These are eccentric and much loved books. The Saturday Book never set out to be a literary influence, but it did both reflect and shape British taste and led the way in  celebrating Art Deco or an appreciation of say industrial archaeology, or promoting the delights of vintage postcards. And here they were ahead of popular trends. You won't find any contributions on economics, politics or science. Bevis Hillier in his review of the final volume for 1973 called the Saturday book "a sampling-flask of the nation's subconscious "or James Laver talked about "a Saturday book mind" (see the introductory essay on the best of the Saturday Book). It always has the feel of alternative culture, quirky, appealing, erudite, stylish, entertaining, perhaps "the music hall of book production". As a collection the books reflect the social history of Britain of the middle decades of the 20th century.   

In 2002 Nekta Publications published What's Where in The Saturday Books: A Comprehensive Guide and Index by Peter Rowland, 154 pages long, which provides an index and guide to the whole series (this volume is hard to come by and I do not own a copy). There was also the 1955 book by Edwin Smith and Olive Cool of their own contributions to the series , Collectors ' Items from the Saturday Book  (not included in this offer). 

 

 

There was never any intention to turn them into a colonial or colonizing endeavour, they reflect rather a English way of life with that dry humour, somewhat Monty Python, or stiff upper lip attitude to war and post war hardships and a quirkiness that I always associated with my father who came from Gloucestershire and who was in the Royal Air Force and survived the Second World War .  

My Dad collected the entire set and then I too collected a set of Saturday  books. When he passed on, I came to own two sets ... Hence now my decision to sell a complete set. One encounters the Saturday book every now and again but the challenge was to build a complete set and to find the first (fairly rare) two or three volumes... Which we did by hunting these down (in pre internet days) in book shops in remote English villages. Hutchinsons was the publisher throughout. The 34 +1 volumes could not be bought as a set. I think if one started to collect this series now, the chances of assembling all 35 volumes are quite low. We gathered our two collections over 45 years. This is a series that will give you hours of pleasure .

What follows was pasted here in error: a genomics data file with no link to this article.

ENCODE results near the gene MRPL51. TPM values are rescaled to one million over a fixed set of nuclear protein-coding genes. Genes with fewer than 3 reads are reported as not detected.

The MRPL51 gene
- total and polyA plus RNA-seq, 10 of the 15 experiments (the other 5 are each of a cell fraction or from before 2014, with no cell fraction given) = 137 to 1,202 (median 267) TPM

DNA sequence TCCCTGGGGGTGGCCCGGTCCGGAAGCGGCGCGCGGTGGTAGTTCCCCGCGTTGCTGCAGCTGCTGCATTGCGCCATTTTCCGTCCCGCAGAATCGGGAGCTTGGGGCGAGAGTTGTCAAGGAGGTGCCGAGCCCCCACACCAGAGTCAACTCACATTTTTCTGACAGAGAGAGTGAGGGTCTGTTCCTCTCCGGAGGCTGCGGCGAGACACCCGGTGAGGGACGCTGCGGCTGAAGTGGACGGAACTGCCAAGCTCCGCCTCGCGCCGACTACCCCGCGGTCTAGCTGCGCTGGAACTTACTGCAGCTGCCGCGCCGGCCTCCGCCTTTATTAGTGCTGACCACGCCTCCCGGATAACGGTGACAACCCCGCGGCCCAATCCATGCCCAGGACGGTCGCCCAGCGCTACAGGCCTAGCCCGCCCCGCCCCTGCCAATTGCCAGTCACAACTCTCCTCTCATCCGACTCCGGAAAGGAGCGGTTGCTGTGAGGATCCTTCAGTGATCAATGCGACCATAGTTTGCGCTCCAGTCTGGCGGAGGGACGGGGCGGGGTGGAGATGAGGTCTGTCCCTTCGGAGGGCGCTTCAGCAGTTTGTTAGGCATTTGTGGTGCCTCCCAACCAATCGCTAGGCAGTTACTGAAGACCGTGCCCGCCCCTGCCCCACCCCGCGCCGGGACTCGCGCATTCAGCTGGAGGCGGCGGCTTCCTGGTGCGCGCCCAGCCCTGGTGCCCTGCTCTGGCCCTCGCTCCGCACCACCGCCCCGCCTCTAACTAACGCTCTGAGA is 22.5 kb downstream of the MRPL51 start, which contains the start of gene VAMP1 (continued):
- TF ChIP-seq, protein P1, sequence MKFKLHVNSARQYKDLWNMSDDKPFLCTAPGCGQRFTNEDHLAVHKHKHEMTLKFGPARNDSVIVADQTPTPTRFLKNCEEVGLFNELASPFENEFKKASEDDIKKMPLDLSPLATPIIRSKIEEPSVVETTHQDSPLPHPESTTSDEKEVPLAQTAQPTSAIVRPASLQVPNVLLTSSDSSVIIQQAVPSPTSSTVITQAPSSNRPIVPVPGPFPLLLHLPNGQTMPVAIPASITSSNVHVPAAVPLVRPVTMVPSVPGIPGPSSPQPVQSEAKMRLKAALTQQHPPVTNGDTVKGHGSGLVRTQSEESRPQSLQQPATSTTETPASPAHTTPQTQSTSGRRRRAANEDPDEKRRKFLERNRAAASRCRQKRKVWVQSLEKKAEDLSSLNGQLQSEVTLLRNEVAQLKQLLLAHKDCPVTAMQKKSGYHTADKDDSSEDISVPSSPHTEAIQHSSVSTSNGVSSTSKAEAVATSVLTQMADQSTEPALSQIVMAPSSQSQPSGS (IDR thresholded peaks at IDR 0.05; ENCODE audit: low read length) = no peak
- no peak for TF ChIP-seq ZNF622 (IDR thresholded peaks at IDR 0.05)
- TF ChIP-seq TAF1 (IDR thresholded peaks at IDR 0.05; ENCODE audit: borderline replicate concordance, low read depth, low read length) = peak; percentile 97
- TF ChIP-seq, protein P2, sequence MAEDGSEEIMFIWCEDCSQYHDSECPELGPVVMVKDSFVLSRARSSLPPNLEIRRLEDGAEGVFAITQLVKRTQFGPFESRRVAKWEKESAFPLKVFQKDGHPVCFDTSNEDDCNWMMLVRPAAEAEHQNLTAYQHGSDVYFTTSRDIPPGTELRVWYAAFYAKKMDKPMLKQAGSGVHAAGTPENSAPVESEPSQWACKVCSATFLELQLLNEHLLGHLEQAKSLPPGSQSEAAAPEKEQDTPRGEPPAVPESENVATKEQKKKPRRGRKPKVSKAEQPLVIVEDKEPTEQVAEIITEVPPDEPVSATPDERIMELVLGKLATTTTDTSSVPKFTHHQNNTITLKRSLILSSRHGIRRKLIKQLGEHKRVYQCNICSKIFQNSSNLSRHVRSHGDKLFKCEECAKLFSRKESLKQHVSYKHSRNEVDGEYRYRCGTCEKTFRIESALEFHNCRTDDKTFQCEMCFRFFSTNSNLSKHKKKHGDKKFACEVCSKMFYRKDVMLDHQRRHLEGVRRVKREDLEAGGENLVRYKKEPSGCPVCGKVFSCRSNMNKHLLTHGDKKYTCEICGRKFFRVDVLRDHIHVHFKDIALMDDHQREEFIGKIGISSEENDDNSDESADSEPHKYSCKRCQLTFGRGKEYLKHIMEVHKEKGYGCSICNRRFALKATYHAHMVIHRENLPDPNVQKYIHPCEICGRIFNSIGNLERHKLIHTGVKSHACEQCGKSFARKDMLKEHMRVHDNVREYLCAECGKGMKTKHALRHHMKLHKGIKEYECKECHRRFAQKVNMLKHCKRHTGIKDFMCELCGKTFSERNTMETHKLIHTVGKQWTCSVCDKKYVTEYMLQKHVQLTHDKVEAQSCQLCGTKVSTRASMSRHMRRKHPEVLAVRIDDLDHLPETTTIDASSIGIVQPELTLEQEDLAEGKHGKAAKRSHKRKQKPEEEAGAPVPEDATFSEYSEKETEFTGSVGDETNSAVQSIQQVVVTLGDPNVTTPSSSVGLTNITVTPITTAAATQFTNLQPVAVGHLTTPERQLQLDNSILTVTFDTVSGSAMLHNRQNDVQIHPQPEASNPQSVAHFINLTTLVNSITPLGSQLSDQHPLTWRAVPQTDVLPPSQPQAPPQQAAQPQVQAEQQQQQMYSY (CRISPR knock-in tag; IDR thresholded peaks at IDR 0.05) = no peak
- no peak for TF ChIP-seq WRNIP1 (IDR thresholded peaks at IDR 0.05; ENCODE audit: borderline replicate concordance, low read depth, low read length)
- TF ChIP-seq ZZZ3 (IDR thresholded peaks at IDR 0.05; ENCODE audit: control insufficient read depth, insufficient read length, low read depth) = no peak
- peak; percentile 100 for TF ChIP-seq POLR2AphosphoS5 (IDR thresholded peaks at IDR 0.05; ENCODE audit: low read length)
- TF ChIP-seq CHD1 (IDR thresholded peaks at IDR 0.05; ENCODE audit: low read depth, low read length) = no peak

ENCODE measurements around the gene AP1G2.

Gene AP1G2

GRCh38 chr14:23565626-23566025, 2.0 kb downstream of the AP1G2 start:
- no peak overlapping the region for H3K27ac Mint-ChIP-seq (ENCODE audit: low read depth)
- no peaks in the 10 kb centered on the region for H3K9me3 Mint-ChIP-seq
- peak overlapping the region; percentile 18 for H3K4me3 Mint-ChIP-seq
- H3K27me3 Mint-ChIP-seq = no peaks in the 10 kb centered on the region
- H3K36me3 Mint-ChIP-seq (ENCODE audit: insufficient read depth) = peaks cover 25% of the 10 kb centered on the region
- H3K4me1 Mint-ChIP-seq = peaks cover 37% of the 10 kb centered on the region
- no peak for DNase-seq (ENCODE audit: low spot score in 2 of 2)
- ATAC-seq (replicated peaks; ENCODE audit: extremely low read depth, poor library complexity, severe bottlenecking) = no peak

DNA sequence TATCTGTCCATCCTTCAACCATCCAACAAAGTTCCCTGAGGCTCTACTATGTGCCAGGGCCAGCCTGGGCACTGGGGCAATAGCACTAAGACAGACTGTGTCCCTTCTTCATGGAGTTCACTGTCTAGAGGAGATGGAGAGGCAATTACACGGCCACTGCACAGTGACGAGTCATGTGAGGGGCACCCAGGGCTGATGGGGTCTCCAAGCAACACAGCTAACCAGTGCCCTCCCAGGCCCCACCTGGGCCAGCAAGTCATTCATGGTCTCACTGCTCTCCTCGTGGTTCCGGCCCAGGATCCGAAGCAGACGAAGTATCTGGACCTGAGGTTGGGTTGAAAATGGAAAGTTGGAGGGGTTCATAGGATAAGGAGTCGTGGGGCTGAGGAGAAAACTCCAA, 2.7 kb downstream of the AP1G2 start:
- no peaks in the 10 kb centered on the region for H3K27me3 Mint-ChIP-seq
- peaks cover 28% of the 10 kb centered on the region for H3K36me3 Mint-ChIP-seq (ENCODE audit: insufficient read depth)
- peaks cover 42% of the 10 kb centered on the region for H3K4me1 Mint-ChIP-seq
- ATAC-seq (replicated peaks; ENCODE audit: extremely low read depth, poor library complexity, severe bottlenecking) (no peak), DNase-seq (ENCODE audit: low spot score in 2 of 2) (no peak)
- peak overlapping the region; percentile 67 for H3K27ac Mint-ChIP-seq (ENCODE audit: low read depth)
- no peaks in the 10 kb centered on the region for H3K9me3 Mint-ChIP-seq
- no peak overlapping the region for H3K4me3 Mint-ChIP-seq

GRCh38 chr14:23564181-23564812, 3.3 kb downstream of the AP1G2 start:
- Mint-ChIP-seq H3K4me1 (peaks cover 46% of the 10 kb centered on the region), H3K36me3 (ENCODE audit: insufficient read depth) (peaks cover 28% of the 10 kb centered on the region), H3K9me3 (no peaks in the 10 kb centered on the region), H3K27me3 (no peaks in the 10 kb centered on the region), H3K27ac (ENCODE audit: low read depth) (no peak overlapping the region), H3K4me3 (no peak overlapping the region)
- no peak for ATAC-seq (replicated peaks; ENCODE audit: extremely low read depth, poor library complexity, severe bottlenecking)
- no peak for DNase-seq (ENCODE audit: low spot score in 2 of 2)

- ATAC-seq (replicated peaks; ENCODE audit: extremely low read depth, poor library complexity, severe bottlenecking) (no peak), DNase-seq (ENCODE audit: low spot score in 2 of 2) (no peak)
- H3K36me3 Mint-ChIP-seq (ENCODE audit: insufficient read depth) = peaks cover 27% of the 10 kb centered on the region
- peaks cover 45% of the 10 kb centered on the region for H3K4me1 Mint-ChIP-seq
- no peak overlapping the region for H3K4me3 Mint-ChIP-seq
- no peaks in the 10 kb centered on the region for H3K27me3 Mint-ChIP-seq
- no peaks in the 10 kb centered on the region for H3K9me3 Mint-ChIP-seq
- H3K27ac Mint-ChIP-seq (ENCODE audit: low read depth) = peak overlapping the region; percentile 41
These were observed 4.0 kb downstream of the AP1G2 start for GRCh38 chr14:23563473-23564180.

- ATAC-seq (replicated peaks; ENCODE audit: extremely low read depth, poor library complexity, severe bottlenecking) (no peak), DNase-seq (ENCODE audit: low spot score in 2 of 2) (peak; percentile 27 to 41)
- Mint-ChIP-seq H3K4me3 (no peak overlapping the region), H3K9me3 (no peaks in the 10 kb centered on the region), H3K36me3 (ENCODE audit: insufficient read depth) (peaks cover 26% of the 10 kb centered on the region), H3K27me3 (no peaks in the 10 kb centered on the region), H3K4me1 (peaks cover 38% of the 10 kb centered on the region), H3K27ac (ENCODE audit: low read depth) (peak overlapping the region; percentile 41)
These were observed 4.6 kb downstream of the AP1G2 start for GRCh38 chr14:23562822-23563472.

There were other books that fell into much the same genre but were  imitations of the Saturday for example the Compleat Imbiber edited by Cyril Ray, John Hadfield also edited the series a Book of Love , a Book of Beauty. , ... But none came up to the level or longevity of the Saturday book.  Perhaps the closest parallel was the Yellow book of the 1890s , but that series was in an earlier and more literary tradition.  

By 1974 the Saturday Book series had run its course or out of financial steam. Alas there were no more annual Saturday books at Christmas time. The economics of producing a beautiful book in a well designed box no longer made publishing sense. Inflation and rising costs of producing a stunning volume, cut into profits, instead of £1 the price rose to £7 and for the "best of book", by 1981, £12.95. There was more competition for coffee table books. Anthologies fell out of fashion. The last Saturday book came out in 1973. Now some 4 decades later the Saturday book has passed into the highly collectable category. The unusual aspect is the opportunity to purchase the complete set.

There was an attempt  by Eric Rosenthal to produce a South African Saturday book in about 1947 but only one volume appeared and the quality and feel of the English series was missing. It must have been a publishing failure as there never was a second.

Category: 
Objects Artefacts Books
Created
Fri, 11/03/2017 - 17:13